It is no wonder that despite years of American military aid to the Philippines, our armed forces remains the most poorly-equipped in the Asian region. Barya-barya lang at mga pinaglumaan na ang bigay nila sa atin. After all these years, we’re still being treated by the US as its toady and not as its equal.

On the same week Mr. Panetta announced a “pivot” in US defense policy, CNN broke the news that the US government
has decided to cut aid to a Pakistani version of “Sesame Street” because of charges of corruption. The price tag: US$ 20 million.

The Americans like us very much because they get so much from us for so little in return.

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Filed under China, Scarborough Shoal, UNCLOS, US Pivot, Use of Force

Dean Magallona’s New Baby!

By Romel Regalado Bagares

Yesterday, I stood in for Prof. Harry Roque, who was out of the country, at the launching of a new book by Dean Merlin Magallona at the Malcolm Hall auditorium of the University of the Philippines in Diliman, Quezon City.  This is actually the good Dean’s second book to be launched this year as part of the commemoration of the University of the Philippines College of Law’s Centenary. Dean Magallona’s first book is a critical monograph on the Supreme Court’s decisions on international law questions. The newest is his Dictionary of  Contemporary International Law — a first in Philippine legal publication, I believe.  More on this in the next post.  Prof. Katrina Legarda,  my colleague at the Lyceum Philippines University College of Law  and my former professor at the UP College of Law, gave me a copy of the book.  I’m uploading here a photo of the book, for your visual pleasure.

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Is UN SC Res. 1973 a basis for the US-led use of force re Libya?

By H. Harry L. Roque

The media reported recently that 110 missiles were fired by the United States and its allies against unspecified targets in Libya. These missiles were presumably fired pursuant to United Nations Security Council Resolution 1973 which, among others, gave member-nations of the United Nations a mandate to “to take all necessary measures x x x to protect civilians and civilian populated areas under threat of attack in the Libyan Arab Jamahiriya, including Benghazi”; and further, “to take all necessary measures to enforce compliance with the ban on flights”. These measures were enacted by the Security Council pursuant to Chapter 7 of the UN Charter. They are aimed at addressing a “threat to international peace” and are legally enforceable.

Resolution 1973, although an unusual way of enforcing international humanitarian and human rights law, is far from being novel. It has been the technique of the Security Council, commencing with the humanitarian crisis that struck the former Yugoslavia and Rwanda in the mid-1980’s, to characterize gross and systematic violations of human rights as threats to international peace to justify the imposition of sanctions. This includes military sanctions of the type that we are currently witnessing in Libya. But commendable as the practice has been, resort to coercive sanctions even for the most noble of purposes has been legally controversial, if not actually fraught with infirmities.When member-nations of the UN vowed to end wars by making them illegal, it was also their intention that in an effort to promote international peace, the UN itself, in addition to the long established right of states to resort to self-defense, would have a monopoly on the lawful use of force. This was the contemplation behind these provisions under Chapter 7 of the Charter, which has been referred to as “collective security measures”.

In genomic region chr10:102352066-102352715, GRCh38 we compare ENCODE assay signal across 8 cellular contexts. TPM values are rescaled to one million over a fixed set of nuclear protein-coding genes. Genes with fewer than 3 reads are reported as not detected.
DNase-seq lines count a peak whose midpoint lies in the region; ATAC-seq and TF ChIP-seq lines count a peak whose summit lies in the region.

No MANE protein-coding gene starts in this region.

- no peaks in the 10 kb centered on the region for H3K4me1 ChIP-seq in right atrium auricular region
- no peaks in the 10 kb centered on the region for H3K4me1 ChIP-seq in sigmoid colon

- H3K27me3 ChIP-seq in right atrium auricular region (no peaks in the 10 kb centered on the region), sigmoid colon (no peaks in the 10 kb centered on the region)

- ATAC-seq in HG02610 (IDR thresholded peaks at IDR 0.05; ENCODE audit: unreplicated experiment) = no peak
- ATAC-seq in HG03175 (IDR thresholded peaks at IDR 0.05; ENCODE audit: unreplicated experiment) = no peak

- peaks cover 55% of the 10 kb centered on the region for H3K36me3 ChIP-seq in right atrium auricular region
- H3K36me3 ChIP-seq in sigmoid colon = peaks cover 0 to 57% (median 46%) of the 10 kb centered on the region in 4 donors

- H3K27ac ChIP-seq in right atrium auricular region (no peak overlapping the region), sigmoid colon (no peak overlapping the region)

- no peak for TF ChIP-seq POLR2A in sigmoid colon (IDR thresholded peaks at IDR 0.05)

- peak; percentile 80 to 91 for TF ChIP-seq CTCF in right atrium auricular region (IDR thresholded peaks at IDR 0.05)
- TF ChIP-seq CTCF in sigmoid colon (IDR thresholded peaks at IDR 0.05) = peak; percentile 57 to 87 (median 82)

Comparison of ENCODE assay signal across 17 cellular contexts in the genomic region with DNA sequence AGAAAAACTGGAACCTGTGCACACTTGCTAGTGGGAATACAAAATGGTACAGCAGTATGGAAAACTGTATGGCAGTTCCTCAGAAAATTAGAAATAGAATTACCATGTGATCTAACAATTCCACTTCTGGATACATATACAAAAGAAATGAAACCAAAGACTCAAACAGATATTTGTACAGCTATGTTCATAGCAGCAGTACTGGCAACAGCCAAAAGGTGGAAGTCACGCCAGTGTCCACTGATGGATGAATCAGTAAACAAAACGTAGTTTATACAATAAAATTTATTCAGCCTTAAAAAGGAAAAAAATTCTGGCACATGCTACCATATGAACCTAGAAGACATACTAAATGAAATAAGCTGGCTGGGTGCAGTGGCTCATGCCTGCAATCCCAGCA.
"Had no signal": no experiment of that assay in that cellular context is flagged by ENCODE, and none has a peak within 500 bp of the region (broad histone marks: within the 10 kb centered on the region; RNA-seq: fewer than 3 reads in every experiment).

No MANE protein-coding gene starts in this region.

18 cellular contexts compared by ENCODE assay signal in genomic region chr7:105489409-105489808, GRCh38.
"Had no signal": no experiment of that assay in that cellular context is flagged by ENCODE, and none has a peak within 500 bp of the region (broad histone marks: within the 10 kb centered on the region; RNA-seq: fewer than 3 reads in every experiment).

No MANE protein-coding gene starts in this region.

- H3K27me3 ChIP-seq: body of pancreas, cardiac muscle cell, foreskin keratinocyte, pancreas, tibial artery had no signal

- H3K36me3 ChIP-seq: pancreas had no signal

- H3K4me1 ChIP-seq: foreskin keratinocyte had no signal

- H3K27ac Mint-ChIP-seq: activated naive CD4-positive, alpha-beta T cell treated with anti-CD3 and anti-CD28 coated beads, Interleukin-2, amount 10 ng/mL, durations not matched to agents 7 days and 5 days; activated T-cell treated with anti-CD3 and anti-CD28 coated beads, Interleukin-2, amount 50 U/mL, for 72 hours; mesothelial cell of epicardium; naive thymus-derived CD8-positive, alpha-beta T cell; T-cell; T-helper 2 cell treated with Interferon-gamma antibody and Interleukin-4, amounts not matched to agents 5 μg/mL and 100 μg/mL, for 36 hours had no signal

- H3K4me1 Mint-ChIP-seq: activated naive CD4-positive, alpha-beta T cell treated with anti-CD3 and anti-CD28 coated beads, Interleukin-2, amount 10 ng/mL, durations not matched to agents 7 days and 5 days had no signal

Again, intent-wise, the drafters of the Charter envisioned this to be implemented through a UN Force under the collective leadership of the Chiefs of Staff of the 5 permanent member-nations of the United Nations Security Council. The Charter also specified that the UN Force would be manned pursuant to an “agreement” to be entered into by UN member nations. Unfortunately, history would prove that the UN Force—its collective leadership, and the manner it would be manned—would prove elusive. In fact, since the establishment of the UN, there has only been one instance when the UN Force functioned as contemplated. This was during the Korea conflict in the 1950s.

Since then, all resort to collective security measures have been done either through UN “peacekeeping forces” whose existence and composition have not been pursuant to the language of Chapter 7 itself. The legal justification is that these forces were activated pursuant to resolutions which authorized “all necessary means” to compel a state to cease and desist from its breach of an international law norm. Likewise, it has been argued that these forces, albeit not pursuant to the language of the Charter, are nonetheless not prohibited by the Charter, and hence are permissible.

As we witness the continuing military engagement by US and its allied forces in Libya, I cannot help feel a bit uneasy over the fact that military action conducted by individual sovereign states may be conducted coincidentally because of Security Council authorization; but also on the basis of a country’s oftentimes selfish national interest. This is why the drafters of the UN Charter wanted a formation of a UN Force outside the influence of a single country.

Moreover, if it is the case that the literal provisions of the Charter have proven to be unrealistic, there exists a procedure by which the Charter itself may be amended. Unless and until it is in fact amended, the reality remains that while collective security measures are the subject of existing state practice, the fact that it is not in compliance with the language of the charter itself may weaken, rather than strengthen the normative value of the prohibition on the use of force. This, in turn, will cause irreparable injury to world peace.